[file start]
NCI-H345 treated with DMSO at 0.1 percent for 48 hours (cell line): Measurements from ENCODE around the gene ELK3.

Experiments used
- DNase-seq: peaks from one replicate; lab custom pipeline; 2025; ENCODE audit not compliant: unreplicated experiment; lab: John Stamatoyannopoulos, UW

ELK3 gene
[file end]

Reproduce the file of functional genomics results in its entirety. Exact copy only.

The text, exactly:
NCI-H345 treated with DMSO at 0.1 percent for 48 hours (cell line): Measurements from ENCODE around the gene ELK3.

Experiments used
- DNase-seq: peaks from one replicate; lab custom pipeline; 2025; ENCODE audit not compliant: unreplicated experiment; lab: John Stamatoyannopoulos, UW

ELK3 gene